Most high-income countries today are postindustrializing- becoming less reliant on industry- while most low-income countries are industrializing- becoming more reliant on industry (Figure 9.3). But even in countries that are still industrializing, the service sector is growing relative to the rest of the economy (Data Table 2). By the mid-1990s services accounted for almost two-thirds of world GDP (Map 9.1), up from about half in the 1980s.



Service Sector Growth and Development Sustainability

Question for Discusion The service sector produces "intangible" goods, some well-known- government, health, education- and some quite new-modern communications, information, and business services. Producing services tends to require relatively less natural capital and more human capital than producing agricultural or industrial goods. As a result demand has grown for more educated workers, prompting countries to invest more in education- an overall benefit to their people. Another benefit of the growing service sector is that by using fewer natural resources than agriculture or industry, it puts less pressure on the local, regional, and global environment.

Conserving natural capital and building up human capital may help global development become more environmentally and socially sustainable. Growth of the service sector will not, however, be a miracle solution to the problem of sustainability, because agricultural and industrial growth are also necessary to meet the needs of the growing world population.

Challenges for Transition Economies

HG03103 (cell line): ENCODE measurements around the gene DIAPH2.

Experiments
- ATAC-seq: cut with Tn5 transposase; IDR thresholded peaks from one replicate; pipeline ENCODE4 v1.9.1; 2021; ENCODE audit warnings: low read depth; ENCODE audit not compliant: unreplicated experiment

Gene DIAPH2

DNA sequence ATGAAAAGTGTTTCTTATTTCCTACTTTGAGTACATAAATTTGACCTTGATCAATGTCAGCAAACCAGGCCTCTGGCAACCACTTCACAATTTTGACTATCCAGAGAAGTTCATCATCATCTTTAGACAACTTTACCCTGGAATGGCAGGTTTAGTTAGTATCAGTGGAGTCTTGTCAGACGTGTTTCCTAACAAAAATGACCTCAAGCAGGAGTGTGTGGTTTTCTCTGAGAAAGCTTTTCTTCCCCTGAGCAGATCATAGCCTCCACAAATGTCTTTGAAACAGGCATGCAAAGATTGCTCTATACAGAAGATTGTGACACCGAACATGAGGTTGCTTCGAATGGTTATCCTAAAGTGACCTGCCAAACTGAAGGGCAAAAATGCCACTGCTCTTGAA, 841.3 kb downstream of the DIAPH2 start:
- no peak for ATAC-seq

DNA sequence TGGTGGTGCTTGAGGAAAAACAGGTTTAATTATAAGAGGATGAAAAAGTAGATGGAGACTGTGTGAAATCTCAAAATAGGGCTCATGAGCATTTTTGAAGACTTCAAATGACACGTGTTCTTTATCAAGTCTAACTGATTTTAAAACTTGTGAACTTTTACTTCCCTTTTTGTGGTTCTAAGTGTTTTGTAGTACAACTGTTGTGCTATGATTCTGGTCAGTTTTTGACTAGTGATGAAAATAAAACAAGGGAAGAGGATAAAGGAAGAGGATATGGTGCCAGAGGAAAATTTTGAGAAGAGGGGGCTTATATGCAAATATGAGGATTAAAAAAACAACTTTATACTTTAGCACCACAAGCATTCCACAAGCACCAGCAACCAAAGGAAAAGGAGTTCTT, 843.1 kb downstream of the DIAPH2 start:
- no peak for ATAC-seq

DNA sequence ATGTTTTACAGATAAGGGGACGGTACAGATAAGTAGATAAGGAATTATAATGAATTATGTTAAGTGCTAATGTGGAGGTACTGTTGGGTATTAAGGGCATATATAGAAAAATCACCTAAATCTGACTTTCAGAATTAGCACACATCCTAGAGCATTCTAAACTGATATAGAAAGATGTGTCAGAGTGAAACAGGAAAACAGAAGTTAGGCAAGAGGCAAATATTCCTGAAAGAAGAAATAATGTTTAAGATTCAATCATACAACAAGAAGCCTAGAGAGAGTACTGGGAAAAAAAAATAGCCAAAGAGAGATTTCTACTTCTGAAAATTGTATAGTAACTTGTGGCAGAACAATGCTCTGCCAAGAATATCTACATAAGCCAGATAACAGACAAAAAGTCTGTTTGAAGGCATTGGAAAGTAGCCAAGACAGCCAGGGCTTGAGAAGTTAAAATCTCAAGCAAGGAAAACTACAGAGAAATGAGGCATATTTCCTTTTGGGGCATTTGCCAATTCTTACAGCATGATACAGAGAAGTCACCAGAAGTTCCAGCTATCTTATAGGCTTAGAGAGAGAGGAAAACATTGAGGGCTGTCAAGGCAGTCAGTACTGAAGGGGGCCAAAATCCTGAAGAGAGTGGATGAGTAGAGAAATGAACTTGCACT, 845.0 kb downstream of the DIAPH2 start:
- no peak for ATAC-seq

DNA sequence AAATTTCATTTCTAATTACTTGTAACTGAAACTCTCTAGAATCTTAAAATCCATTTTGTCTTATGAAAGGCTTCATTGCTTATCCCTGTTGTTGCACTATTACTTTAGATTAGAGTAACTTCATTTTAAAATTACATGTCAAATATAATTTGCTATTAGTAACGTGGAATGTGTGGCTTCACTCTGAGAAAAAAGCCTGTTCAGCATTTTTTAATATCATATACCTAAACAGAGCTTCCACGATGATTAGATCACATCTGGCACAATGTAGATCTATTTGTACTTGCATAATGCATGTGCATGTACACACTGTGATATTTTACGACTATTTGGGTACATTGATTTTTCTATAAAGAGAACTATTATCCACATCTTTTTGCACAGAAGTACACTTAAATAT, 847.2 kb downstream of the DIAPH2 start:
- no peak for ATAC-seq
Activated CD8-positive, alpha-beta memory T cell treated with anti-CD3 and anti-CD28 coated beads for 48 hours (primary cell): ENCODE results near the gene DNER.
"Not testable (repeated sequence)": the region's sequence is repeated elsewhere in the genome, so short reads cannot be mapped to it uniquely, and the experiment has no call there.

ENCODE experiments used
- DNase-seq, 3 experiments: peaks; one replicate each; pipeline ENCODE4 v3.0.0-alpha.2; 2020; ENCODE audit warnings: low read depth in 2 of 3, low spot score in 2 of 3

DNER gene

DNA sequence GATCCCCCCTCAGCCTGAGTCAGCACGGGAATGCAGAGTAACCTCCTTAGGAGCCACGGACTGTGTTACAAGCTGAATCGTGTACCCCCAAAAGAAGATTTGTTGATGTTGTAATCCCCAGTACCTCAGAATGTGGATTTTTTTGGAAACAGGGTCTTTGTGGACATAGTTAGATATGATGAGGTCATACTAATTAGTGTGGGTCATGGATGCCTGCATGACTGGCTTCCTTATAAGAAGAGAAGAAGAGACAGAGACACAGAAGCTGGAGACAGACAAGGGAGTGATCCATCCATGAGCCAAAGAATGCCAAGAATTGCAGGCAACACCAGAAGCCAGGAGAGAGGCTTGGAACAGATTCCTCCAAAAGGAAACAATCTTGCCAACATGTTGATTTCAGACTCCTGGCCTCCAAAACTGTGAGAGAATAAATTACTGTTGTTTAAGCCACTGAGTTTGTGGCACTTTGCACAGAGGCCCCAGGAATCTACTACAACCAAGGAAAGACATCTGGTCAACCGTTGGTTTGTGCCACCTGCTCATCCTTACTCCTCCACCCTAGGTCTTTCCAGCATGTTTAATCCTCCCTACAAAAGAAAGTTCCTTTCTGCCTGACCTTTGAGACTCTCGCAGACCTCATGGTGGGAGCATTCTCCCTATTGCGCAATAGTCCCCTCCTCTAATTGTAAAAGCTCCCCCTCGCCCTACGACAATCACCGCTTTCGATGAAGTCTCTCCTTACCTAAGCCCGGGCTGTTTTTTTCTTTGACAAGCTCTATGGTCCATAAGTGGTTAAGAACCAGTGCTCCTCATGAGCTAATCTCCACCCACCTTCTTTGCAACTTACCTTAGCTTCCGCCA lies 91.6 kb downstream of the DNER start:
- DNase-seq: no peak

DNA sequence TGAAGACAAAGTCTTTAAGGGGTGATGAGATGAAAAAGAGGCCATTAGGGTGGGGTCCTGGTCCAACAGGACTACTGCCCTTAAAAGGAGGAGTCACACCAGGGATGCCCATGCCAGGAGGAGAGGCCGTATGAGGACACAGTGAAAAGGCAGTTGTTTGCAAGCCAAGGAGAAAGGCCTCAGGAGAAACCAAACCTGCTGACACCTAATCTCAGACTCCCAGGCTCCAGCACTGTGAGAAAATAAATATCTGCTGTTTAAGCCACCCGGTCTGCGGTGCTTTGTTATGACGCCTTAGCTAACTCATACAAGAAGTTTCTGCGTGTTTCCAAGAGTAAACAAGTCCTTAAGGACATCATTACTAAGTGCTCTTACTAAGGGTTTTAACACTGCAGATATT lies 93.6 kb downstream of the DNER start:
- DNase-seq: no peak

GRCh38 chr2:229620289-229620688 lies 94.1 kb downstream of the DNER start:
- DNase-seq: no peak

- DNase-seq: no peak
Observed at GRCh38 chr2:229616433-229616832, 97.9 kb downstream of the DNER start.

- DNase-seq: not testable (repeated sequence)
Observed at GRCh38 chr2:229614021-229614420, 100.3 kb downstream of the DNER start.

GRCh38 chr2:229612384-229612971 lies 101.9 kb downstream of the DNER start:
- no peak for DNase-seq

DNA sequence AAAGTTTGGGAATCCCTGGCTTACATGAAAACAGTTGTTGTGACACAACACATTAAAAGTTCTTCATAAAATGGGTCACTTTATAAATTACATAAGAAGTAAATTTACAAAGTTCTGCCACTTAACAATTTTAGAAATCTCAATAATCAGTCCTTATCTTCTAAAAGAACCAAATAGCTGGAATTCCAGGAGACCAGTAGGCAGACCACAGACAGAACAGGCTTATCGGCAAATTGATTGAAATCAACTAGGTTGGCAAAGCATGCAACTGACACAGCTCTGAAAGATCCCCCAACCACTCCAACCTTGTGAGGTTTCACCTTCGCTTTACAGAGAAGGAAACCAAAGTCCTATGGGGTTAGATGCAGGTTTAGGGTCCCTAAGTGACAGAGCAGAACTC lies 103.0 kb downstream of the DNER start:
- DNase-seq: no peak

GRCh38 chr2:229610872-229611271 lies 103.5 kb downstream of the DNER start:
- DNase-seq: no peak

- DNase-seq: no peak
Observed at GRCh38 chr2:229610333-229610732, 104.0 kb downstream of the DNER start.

In formerly planned economies the service sector was previously underdeveloped because governments controlled supply and failed to respond to growing demand for services. In addition, many modern services that play an important role in market economies- such as financial, business, and real estate services- were not needed under socialism. During these countries' transition to market economies, their service sectors have grown rapidly to meet previously unfulfilled demand and the needs of the emerging private sector.

Growth of services in transition economies is particularly important because it allows these economies to employ a share of the educated labor force that might otherwise be unemployed due to the economic crisis. So, in addition to continued public support for health and education, growth of services can help formerly socialist countries preserve the stock of human capital that will be crucial to their postindustrial development.

Think of the service industries that you consider particularly important for your country's sustainable development from different perspectives- economic, social, and environmental.


1 Agriculture here refers to crop cultivation, livestock production, forestry, fishing, and hunting. Industry includes manufacturing, mining, construction, electricity, water, and gas. Services cover all other economic activities, including trade, transport, and communications; government, financial, and business services; and personal, social, and community services.






Chapters: Introduction I II III IV V VI VII VIII IX X XI XII XIII XIV XV XVI XVII